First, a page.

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Oscars 2022 ratings barely recover, but show was dead before Will Smith knockout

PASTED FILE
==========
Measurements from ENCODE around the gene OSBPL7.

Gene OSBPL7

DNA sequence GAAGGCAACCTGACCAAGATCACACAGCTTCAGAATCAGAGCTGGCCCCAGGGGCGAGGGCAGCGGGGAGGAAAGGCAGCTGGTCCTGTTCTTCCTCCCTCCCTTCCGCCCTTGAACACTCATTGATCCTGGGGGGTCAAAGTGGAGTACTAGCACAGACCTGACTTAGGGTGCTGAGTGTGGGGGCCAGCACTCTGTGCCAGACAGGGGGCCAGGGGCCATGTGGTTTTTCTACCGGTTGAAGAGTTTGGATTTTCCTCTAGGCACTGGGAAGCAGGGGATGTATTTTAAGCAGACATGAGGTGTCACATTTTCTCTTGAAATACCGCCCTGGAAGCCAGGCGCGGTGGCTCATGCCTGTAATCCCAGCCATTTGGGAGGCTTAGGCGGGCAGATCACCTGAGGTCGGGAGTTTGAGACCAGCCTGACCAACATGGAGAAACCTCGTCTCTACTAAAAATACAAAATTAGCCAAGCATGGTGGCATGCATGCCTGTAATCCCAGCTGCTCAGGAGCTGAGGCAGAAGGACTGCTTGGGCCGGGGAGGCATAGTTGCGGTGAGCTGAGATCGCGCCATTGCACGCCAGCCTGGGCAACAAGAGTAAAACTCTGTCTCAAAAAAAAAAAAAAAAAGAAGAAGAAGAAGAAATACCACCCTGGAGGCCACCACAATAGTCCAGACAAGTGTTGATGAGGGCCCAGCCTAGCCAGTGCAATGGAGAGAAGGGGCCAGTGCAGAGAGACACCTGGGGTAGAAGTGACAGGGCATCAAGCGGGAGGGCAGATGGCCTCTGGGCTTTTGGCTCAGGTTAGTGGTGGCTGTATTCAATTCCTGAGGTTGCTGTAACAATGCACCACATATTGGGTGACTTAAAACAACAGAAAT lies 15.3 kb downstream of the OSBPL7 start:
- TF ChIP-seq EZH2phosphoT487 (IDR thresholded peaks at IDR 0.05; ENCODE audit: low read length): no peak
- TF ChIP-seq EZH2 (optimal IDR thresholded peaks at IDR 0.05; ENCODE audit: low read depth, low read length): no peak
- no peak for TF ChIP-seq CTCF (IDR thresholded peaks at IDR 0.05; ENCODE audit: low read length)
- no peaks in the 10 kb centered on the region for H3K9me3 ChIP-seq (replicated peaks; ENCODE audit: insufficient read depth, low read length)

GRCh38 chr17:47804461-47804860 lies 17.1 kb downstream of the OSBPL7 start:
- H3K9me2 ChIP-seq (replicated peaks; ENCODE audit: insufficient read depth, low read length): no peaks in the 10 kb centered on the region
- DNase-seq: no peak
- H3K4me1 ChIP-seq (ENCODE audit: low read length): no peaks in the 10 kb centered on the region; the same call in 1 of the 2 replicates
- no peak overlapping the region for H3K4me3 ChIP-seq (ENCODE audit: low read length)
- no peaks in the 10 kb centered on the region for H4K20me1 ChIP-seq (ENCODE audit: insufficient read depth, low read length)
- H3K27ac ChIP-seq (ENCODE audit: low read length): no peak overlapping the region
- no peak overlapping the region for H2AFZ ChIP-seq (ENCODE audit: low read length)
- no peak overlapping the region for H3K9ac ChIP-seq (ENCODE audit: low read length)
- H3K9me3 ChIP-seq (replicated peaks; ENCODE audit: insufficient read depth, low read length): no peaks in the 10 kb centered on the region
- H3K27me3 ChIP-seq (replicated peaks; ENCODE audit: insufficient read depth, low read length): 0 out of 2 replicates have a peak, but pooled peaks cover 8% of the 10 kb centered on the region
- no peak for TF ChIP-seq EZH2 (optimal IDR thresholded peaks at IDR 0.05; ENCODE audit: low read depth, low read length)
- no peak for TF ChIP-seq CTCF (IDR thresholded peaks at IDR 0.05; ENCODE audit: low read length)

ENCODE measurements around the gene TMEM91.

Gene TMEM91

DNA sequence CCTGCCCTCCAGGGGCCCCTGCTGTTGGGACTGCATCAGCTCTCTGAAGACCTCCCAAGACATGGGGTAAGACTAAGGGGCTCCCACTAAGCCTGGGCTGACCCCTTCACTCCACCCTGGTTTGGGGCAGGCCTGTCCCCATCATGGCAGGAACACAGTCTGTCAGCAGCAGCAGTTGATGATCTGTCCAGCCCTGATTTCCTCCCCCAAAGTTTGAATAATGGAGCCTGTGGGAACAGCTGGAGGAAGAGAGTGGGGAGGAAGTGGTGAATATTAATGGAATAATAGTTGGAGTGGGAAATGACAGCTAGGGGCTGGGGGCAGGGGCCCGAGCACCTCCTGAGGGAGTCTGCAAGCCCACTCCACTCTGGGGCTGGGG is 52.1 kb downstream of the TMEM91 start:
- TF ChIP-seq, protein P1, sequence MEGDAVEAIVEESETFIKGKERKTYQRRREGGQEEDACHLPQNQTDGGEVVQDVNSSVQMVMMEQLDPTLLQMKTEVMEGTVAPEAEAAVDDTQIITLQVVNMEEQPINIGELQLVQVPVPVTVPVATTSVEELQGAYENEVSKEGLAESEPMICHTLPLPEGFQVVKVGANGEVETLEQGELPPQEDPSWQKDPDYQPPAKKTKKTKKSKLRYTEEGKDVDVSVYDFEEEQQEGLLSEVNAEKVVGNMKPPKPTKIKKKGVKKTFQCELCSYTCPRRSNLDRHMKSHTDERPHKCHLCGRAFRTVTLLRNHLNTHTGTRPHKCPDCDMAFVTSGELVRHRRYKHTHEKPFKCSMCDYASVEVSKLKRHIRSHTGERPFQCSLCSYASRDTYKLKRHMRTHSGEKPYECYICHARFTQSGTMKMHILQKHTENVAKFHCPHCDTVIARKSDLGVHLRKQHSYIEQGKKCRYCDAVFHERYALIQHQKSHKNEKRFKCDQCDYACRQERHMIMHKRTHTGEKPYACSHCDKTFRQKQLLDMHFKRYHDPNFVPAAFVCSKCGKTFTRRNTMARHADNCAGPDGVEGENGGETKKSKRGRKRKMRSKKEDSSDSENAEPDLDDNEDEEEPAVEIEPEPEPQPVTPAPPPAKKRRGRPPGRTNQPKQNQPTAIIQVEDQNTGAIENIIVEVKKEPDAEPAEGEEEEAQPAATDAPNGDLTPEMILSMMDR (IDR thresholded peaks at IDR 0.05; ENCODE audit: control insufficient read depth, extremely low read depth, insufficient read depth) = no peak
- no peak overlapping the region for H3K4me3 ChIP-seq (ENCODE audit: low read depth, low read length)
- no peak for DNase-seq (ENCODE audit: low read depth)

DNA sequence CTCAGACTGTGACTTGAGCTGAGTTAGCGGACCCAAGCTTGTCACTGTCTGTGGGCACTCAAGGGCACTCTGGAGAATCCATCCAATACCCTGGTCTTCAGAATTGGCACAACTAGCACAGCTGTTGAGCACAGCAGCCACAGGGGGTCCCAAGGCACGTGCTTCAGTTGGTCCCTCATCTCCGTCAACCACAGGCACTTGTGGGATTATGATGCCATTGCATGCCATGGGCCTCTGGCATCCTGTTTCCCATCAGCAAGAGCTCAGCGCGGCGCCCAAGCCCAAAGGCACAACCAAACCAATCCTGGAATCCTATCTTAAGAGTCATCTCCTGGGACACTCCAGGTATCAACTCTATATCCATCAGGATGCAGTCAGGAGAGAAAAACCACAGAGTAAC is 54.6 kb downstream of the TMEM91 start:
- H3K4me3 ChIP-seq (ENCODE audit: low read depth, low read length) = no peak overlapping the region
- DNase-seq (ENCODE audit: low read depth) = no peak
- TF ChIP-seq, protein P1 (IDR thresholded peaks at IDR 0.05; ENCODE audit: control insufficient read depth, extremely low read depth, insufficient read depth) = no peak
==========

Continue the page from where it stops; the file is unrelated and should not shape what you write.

Sunday night’s Oscars improved over last year’s historically low ratings — but cratered in civility and grace. Strike another death knell for the once-almighty ratings grabber. Tinseltown likes to think of itself as the center of the moral and pop-culture universe, but c’mon — that was ridiculous, another slap in the face for what’s supposed to be (but rarely is) “Hollywood’s Shining Moment,” with television along for the ride on a gravy train that’s gone off the rails and crashed into a wall of indifference. Sunday night’s Oscarcast on ABC is the second-lowest-rated Oscars ever with around 14 million viewers — up from last year’s abysmal 10.4 million viewing audience (akin to an episode of “Yellowstone” on cable’s Paramount Network). The mediocre ratings bump will instill in nervous network execs the hope that this dinosaur can be saved from extinction — instead of seeing the obvious writing on the (video) wall that it’s too late for that. This year’s annual self-congratulatory festivities were produced by Will Packer, who can thank another Will (Smith) for perhaps the most controversial moment in the ceremony’s 93-year history … if only anyone was watching it live on ABC, instead of scurrying to their computers late Sunday night/ Monday morning to see what all the social-media ruckus was about. There’s no doubt that Smith’s wtf? open-palmed smack of Oscars presenter Chris Rock after Rock joked about Jada Pinkett Smith’s alopecia (“Jada, can’t wait for ‘GI Jane 2′”) will be parsed and analyzed under a sociological microscope — accompanied by the requisite hand-wringing — until next year’s Academy Awards. see also There’s a chance that Smith could be fined by the FCC for his profanity-laced tirade launched at Rock once he sat back down. It was bleeped out by ABC but heard elsewhere around the world, so that’s another stick of kindling to throw onto the firestorm. It’s unlikely Smith will be fined — even more unlikely that, as has been speculated, he’ll be forced to forfeit his Oscar by the academy — but still. It’s a talker. But talkers, however spontaneous, won’t reverse the traditional-TV course of this ship. It’s sailed and needs to dock on another platform. If the powers-that-be had any moxie in a business that’s built on entertainment, for crying out loud, they would move the 2023 Oscars to an online-only home in a digital reality in which broadcast television, already deadened by too many self-congratulatory awards shows, disappears just a bit more each season. Believe me, more people will watch online than sit in front of their TV sets. It’s a sign of the times. And, while they’re at it, lop an hour or two off the three-or-more hour, watching-paint-dry proceedings. The ostensible glitz and glamour of Tinseltown’s Biggest Night go only so far once you get past the “who are you wearing?” red carpet moments, and that’s only from a fashion perspective, if you even care, and it’s in the pre-show — another unnecessary, little-watched time-suck. see also It all vanishes once the laborious telecast gets underway and you realize you were sold a bill of goods in all the run-up hype that “things will be different this year.” They won’t be. I think we know that by now. Bring back fan-favorite Billy Crystal? Won’t matter in the long run. That’s not to say that Oscars producers haven’t tried to change it up for a telecast that, once upon a time, snared over 40 million viewers in those salad days when it finished behind only the Super Bowl in TV’s annual ratings scorecard. This year, there were three hosts — Amy Schumer, Wanda Sykes and Regina Hall. Eight awards were cut from the live show to goose the momentum. Neither “innovation” did the trick to stanch the plodding. Sunday night’s Oscarcast was the longest it’s been in four years, when it ran nearly 40 minutes into overtime. Did no one get the memo? And then there were the aesthetic insults. Did we really need to see Amy Schumer as Spiderman — a blaring-shill moment for ABC’s corporate parent, Disney, which also owns Marvel Entertainment? And if you get Beyonce to perform, you show her live — not pre-taped vis-a-vis her performance of “Be Alive.” Samuel L. Jackson won an honorary Oscar … but was relegated to awkwardly watching his “Pulp Fiction” co-stars Uma Thurman and John Travolta re-create their iconic dance from the movie — since his acceptance speech was cut from the telecast along with fellow honorees Liv Ullman, Danny Glover and Elaine May. Big mistake. C’mon people, get a clue. It’s time to change how and where we watch the Oscars.

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